In an age where packaged loops are as easy to find as roadies at the backstage buffet, it takes thought, effort and creativity to stand apart from the crowd. Digging for obscure music to sample gives you a leg up. Once you transfer from vinyl, the world is your oyster, since you can manipulate that clip until it maxes a groove that’s fresh and all yours.
The move from groove to finished track takes some – if you’ll pardon the expression – spin, but that’s where the value is, in creating new source material to build upon. While it may beat 12 years of piano lessons, it’s not without its challenges. Here are some ideas to keep you on the straight and narrow.
Find Your Gold Mines
Called “digging,” locating killer vinyl to sample may be the most fun, if not the most important, part of staying fresh with vinyl beats. Finding quality used vinyl stores is perhaps the key, but don’t ignore flea markets, record trade conventions, garage sales, anywhere that vinyl LPs may turn up.
Once you have a source of vinyl, consider your tastes and what music you get off on. You may find particular artists inspire you or, more often, it’s producers and production teams. Even some record labels may provide you with tasty grooves.
Read your album covers and know the names. These alone will point you in the right direction. The Internet and even your local library also contain tons of information on the people and places behind the beats you love to rip.
Work the Flow
The vinyl sampling process is simple in its early stages. Once you have a digital capture of the section of LP that you want, then the sky is the limit. Getting the music to that stage is the first step and it’s more of a technical process. The creative fun comes later, and the better your raw sample, the greater the potential fun.
A turntable is, of course, essential. Don’t go cheap. The platter should have some weight to it, to ensure stable rotating speeds. If your ‘table doesn’t have a phono preamp built-in, you’ll need an interface that does. More on this in a moment.
An interface connects turntable audio with your computer, if you’ll sample with it. The old-school way uses a standalone sampler, such as the venerable Akai MPC2000XL, a hip-hop staple from the early days. In this case, your turntable may directly connect to your sampler.
Understanding RIAA EQ
Now, about that “phono preamp” business. Putting music down as grooves on vinyl had its technical challenges. Really deep bass means wide grooves and high frequencies need a boost to stay above system noise.
However, you can’t simply boost highs and cut lows and have a great-sounding record. Those technical equalization issues must be reversed for sound to emerge as intended. That’s the job of the phono preamp. When you see the term “RIAA EQ,” that’s what it’s all about – an equalization standard applied to all vinyl albums.
Turntables also produce a very small audio signal. Phono preamps boost this to line level, so the output of the preamp is the same level as most other audio sources. Phono preamps can be built-in to a turntable, standalone or in devices with dedicated phono inputs.
If you visit some ‘audiophile’ sites on the Internet for advice on cleaning vinyl, you may come away frightened to go near a record again. There are some seriously neurotic attitudes to keeping albums clean.
Fortunately, in the digging world, a sample comes from a short section of music, often a hook that’s repeated several times within a song. Only one of these needs to be clean for successful sampling.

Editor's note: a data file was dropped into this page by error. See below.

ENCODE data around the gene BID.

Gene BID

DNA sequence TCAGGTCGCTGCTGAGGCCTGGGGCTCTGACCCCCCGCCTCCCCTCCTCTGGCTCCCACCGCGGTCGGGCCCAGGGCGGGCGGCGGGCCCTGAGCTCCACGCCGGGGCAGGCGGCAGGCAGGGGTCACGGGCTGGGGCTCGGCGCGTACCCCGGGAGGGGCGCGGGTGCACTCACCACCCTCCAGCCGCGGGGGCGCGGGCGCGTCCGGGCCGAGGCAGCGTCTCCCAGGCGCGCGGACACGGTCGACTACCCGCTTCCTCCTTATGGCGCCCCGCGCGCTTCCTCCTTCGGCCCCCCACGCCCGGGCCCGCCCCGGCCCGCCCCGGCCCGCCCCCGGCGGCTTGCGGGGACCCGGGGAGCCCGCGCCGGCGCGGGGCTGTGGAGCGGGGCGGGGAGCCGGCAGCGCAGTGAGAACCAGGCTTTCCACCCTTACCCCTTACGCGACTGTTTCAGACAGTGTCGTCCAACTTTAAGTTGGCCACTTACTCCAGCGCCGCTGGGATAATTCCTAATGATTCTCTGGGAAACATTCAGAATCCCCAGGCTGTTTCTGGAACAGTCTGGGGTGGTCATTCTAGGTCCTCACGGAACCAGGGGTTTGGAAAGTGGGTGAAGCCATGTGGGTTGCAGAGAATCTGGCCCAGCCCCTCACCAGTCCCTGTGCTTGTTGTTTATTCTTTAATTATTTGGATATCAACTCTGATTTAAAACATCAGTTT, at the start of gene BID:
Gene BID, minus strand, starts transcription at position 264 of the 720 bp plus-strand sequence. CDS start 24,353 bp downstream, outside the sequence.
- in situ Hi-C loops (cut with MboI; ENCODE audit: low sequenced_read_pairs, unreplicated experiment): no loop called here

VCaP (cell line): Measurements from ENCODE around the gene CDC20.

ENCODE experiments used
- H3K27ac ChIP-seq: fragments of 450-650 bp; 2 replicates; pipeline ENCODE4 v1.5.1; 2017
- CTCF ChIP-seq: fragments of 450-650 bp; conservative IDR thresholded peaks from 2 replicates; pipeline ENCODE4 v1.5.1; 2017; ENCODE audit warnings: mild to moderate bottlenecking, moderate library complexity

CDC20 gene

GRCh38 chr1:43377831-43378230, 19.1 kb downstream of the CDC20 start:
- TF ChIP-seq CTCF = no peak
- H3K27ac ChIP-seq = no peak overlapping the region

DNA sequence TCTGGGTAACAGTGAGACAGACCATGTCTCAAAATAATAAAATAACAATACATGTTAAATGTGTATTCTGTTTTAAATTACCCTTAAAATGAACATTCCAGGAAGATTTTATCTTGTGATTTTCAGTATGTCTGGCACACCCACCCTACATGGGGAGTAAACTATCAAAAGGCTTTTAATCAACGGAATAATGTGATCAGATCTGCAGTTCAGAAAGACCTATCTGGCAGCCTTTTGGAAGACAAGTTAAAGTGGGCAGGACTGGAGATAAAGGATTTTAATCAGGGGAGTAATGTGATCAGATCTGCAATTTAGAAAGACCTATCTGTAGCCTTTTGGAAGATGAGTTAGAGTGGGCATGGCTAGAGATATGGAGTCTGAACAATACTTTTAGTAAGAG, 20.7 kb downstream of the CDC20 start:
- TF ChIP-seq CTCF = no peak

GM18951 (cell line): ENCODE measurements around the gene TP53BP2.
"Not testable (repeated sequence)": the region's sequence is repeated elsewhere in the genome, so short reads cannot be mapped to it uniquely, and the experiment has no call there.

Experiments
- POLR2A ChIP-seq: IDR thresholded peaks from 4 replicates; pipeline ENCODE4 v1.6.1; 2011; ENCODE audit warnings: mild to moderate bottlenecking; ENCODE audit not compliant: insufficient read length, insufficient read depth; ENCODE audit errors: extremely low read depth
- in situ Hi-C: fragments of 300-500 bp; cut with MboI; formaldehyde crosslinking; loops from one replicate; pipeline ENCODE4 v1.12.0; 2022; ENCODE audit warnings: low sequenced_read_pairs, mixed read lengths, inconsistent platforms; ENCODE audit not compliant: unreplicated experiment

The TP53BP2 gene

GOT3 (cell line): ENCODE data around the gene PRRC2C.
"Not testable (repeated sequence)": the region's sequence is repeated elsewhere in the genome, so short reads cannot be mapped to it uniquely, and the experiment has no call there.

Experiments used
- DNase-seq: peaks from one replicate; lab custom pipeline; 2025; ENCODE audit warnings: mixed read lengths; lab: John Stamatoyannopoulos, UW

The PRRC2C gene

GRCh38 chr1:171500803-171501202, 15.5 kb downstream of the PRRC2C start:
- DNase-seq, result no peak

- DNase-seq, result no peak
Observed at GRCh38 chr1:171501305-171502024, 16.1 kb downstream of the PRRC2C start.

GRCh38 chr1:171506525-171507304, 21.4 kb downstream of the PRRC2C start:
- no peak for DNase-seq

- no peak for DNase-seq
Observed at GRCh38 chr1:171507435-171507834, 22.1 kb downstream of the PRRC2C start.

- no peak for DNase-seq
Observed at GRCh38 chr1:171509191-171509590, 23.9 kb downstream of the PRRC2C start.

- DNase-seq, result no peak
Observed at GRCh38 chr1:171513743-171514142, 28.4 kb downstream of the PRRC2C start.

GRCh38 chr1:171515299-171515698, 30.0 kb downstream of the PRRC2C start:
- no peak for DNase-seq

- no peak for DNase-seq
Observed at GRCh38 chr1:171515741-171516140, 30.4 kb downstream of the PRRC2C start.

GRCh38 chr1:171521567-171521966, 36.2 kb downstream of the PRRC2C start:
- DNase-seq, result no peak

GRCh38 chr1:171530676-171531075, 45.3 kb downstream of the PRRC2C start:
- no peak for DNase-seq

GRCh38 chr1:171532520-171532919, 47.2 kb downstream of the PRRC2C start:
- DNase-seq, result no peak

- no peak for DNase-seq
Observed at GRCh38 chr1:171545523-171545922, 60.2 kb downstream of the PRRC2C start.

Reasonable handling is the best way to take care of vinyl. Never press fingers against grooves. The oils from your skin will remain on the vinyl surface, attracting dirt which will become lodged in the vinyl grooves. Handle LPs by the edges only.
That’s great for new albums, but since the digger often uncovers diamond beats on less-than-perfect used vinyl, you should be ready and knowledgeable about record cleaning.
A soft brush or other product made expressly for cleaning vinyl is a great place to start. On its own, the brush removes loose dust and debris, generally not adding to the static charge a record might hold. For better static removal and light duty cleaning, a 70 percent solution of isopropyl alcohol used to moisten the cleaning brush lightly will act as a solvent against stuck debris.
Over-cleaning can damage vinyl, so the best practice for sampling is to clean a record just before making a sample, then leave it until it is sampled again. That changes if the LP is in your regular listening rotation, of course.
Rates and Restrictions
If you’re new to the world of digital audio sampling rates, there’s a couple things to know. First of all, sample at the highest reasonable quality you can store, even when you expect to use low bit rate effects later. Common rates are 16-bit, 44.1 kHz (also known as CD Quality) and 24-bit, 48 kHz or 96 kHz.
The better your original sample sounds, the easier it will be to use in a production. Sampling at low rates tends to turn up artifacts in unpredictable ways. These “flaws” are part of the fun of low bit rate audio, but it’s more fun when you’re controlling the process. Starting out with low-bit samples takes some of that control out of your hands.
That doesn’t mean low-bit sampling can’t make some accidental magic. Your chances for easy results improve lowering bit rates later.
Back in the Jacket
There you have it. Everything you need to get your own clips and loops for care, feeding and warping in software, bending the groove to your will. Remember the best rule is that all the other rules are game for breaking. Building on your own vinyl finds offers unmatched satisfaction as well as an endless well of inspiration.